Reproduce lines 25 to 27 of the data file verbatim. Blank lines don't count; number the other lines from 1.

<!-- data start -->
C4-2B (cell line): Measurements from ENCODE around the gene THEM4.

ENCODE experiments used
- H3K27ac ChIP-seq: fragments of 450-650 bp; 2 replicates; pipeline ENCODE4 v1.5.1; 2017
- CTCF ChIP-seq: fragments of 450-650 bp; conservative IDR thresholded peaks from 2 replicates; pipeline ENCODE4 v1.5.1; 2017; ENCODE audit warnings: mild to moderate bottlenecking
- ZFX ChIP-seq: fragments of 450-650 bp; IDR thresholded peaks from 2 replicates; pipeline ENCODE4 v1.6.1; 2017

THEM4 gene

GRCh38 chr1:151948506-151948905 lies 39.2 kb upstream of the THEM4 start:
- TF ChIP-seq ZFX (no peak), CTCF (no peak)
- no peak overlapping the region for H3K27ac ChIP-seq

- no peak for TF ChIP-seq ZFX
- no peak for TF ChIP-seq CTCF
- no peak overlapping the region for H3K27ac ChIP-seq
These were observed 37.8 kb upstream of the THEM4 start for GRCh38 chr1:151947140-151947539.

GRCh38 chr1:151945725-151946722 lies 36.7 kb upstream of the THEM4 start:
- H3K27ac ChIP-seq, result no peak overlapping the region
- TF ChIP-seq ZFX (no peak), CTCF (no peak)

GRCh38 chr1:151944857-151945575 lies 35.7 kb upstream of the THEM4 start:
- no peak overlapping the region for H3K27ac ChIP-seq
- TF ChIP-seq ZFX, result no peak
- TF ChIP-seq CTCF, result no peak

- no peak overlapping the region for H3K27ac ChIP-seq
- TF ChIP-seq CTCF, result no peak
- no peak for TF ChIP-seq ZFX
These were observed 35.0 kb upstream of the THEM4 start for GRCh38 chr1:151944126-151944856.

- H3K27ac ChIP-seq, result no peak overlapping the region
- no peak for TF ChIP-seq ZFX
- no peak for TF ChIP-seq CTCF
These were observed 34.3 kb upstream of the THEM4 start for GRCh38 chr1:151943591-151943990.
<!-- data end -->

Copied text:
- H3K27ac ChIP-seq, result no peak overlapping the region
- no peak for TF ChIP-seq ZFX
- no peak for TF ChIP-seq CTCF